On Tuesday I attended my first PASA field day. These are all-day educational programs typically hosted by PASA member farms. Tuesday’s event was hosted by Pennypack Farm and focused on farm-based educational programs.
Pennypack is an awesome CSA farm in Montgomery County, just north of Philadelphia. I actually considered an apprenticeship there before settling on Wyebrook. The farm occupies a few acres on the property of the College Settlement of Philadelphia. The setup is very similar to what the Delaware Nature Society has with Coverdale farm and their CSA (where I work when I’m not at PASA). College Settlement brings in campers and one component of their experience is touring (and working on, time permitting) the farm and learning about food production.
And that’s what we were there to talk about: farm-based education.
Peggy Eppig was the guest speaker. She works with the Farm-Based Education Network and the Maryland Agricultural Education Foundation. While Peggy was clearly the expert, she did a wonderful job engaging the group in discussions about the current state of farm-based educational programs, what works and what doesn’t, and what can be improved.
There are infinitely more complexities to making farm-based education programs viable than I ever would have imagined. For example, most farm-based education programs rely on school field trips. But field trips are expensive and schools are hesitant to shell out money for a play day on a farm. Farms need to tailor their programs to state or federal standards (such as STEM, Next Gen science, etc.) to make them more appealing to schools and to help educators see the relevance and value in such trips.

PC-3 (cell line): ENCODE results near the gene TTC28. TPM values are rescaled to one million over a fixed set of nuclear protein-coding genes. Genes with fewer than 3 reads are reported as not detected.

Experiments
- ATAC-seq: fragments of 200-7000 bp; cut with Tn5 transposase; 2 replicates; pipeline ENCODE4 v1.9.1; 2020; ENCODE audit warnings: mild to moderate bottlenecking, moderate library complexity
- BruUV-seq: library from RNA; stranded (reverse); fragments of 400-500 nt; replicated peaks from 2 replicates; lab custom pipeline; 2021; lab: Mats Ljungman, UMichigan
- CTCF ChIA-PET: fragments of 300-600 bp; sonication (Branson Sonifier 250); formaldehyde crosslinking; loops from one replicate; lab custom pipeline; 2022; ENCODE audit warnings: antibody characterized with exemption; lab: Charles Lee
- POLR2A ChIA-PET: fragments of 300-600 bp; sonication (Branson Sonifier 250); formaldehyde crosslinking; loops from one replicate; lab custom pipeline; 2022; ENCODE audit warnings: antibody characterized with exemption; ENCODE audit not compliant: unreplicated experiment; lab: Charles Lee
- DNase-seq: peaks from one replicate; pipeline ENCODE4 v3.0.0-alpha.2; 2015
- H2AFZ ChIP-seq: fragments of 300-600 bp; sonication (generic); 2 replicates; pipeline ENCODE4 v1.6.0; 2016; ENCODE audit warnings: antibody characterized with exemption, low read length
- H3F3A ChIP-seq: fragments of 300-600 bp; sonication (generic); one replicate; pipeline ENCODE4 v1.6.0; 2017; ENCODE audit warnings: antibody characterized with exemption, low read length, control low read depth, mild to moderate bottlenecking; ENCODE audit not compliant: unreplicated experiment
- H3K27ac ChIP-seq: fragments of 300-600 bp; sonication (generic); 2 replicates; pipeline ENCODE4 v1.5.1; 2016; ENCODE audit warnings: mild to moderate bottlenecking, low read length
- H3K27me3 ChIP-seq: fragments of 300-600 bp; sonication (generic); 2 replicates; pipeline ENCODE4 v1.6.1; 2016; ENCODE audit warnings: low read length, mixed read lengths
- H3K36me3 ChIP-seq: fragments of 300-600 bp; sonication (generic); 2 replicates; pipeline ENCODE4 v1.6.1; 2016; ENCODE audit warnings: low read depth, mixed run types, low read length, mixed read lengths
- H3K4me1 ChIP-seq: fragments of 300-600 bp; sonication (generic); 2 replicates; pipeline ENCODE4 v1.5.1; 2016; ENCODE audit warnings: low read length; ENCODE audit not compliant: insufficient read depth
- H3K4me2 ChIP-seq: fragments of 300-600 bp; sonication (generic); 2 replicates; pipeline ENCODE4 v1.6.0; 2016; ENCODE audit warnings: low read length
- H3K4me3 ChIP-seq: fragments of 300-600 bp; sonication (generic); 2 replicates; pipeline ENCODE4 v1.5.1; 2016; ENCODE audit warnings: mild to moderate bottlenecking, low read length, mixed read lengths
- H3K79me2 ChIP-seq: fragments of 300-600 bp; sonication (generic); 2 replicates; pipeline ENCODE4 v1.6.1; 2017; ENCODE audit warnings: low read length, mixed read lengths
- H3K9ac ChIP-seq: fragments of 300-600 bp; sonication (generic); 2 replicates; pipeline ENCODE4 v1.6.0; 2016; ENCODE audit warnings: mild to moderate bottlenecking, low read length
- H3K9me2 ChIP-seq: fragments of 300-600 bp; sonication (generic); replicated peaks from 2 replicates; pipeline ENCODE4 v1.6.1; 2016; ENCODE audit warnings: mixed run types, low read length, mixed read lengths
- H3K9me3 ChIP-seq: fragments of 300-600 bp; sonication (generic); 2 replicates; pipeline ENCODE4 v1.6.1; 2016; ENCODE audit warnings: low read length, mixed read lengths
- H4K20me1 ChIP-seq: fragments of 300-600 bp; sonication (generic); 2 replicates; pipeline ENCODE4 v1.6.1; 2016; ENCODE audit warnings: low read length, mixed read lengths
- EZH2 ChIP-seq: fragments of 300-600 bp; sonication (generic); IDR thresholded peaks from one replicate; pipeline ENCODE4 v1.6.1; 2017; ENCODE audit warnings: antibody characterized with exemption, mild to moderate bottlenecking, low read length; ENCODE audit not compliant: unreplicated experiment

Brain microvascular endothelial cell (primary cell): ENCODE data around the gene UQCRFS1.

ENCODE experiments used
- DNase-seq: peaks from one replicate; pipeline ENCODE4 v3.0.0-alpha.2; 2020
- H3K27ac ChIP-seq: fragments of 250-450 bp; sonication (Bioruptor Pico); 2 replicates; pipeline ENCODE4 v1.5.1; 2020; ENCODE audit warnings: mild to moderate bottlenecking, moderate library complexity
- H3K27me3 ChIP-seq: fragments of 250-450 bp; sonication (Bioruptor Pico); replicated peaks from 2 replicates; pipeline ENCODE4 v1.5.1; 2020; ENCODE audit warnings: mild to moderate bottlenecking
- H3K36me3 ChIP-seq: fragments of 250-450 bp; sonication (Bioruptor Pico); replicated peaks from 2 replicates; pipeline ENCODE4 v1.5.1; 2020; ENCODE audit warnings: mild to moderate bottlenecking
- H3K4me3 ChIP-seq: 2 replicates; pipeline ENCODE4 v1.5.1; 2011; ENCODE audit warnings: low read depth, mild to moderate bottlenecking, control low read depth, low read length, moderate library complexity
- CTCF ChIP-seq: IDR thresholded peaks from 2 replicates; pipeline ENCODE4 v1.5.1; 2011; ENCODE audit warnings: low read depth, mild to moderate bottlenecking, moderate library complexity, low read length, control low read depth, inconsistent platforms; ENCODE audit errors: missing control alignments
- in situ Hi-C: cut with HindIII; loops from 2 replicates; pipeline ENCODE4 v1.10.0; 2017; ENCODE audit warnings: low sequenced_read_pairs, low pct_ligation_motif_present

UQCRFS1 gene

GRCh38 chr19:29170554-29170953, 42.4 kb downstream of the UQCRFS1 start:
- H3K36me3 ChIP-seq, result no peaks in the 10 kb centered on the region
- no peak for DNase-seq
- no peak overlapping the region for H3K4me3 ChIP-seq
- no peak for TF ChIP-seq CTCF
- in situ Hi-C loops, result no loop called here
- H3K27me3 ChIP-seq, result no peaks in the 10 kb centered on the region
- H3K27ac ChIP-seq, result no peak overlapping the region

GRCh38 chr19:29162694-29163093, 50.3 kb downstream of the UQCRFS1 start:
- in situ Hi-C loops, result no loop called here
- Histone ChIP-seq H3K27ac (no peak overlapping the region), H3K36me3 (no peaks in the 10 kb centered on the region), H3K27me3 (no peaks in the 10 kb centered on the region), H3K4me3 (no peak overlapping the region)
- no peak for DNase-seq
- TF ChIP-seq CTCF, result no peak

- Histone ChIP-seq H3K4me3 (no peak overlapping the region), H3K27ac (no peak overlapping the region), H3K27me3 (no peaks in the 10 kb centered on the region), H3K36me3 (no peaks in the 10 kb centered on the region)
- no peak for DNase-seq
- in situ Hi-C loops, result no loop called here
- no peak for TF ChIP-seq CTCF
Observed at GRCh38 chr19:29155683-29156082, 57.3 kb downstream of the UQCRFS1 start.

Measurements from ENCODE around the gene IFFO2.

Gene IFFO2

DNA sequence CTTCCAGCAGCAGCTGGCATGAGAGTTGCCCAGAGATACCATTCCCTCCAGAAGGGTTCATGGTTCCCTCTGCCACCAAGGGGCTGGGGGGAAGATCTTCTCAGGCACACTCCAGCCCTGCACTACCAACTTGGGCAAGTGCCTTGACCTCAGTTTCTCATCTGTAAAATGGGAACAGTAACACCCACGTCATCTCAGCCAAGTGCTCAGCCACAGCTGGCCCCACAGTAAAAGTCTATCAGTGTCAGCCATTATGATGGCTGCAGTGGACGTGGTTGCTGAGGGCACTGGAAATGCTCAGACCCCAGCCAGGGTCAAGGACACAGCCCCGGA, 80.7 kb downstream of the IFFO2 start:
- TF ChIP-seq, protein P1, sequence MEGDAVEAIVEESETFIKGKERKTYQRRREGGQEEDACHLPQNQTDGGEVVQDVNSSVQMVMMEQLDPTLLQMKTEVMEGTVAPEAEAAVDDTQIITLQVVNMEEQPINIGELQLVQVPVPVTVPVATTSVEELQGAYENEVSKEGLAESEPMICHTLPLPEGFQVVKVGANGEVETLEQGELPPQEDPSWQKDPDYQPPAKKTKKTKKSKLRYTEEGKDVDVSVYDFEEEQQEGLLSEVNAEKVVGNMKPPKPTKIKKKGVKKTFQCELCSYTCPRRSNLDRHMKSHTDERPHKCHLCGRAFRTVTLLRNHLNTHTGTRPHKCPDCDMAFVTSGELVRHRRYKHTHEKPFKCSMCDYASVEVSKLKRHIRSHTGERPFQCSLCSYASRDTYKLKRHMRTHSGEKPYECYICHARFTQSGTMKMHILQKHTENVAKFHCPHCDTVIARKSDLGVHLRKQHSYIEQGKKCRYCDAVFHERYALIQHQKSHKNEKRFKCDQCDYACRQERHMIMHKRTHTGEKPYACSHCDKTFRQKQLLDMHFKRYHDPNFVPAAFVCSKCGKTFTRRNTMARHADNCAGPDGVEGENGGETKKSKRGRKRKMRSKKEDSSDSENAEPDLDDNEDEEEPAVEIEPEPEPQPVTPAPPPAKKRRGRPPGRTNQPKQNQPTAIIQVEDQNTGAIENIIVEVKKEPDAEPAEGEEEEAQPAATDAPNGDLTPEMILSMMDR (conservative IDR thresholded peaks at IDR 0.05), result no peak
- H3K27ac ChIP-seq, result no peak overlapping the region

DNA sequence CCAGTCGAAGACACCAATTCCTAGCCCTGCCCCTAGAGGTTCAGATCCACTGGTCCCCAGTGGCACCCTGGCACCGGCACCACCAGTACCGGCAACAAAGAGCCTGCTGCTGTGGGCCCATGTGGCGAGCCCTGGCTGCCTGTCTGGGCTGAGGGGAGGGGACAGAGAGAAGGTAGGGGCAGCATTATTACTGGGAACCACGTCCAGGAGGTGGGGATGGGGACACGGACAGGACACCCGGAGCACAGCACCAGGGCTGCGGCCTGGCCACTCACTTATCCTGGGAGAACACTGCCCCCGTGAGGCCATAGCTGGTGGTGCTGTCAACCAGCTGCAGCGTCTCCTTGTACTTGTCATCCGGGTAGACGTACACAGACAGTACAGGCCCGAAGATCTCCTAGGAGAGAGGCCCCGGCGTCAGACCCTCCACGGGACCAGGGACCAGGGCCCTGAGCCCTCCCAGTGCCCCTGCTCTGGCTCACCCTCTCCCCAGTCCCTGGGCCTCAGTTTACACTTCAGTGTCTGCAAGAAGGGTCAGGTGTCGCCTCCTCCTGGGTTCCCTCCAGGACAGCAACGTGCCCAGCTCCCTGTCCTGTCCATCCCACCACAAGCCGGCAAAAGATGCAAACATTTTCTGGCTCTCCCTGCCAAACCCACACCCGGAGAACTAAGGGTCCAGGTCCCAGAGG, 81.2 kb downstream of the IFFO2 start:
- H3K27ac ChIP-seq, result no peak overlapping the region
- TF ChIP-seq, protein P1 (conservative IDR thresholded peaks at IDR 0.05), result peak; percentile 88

To me a farm visit seems inherently valuable. What could be more important than knowing where your food comes from and how to grow it? I may only have a year of agricultural experience under my belt, but successful agriculture is steeped in science. Biology, chemistry, ecology. All of it. You get economics & PR on the marketing side of things. Physical fitness is clearly a key component. Our nation was built by farmers so there’s your history lesson. There isn’t much educationally that doesn’t apply to agriculture. Maybe music. While that is obvious to me, it isn’t so to most. That’s why it is so important to structure programs in a way that makes their value apparent.
The day itself was great. We spent the morning talking about educational programs. After lunch we shadowed one of College Settlement’s camp groups on a tour of the farm to see what “real life” farm-based education looked like. The day concluded with a follow-up discussion based on what we talked about in the morning and what we’d experienced on the tour.